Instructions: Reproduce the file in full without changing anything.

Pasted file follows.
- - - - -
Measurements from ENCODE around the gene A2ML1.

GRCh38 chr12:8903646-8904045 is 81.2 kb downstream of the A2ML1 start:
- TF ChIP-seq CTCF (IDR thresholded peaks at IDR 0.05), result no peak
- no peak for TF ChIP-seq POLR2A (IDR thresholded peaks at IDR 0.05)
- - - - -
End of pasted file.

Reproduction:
Measurements from ENCODE around the gene A2ML1.

GRCh38 chr12:8903646-8904045 is 81.2 kb downstream of the A2ML1 start:
- TF ChIP-seq CTCF (IDR thresholded peaks at IDR 0.05), result no peak
- no peak for TF ChIP-seq POLR2A (IDR thresholded peaks at IDR 0.05)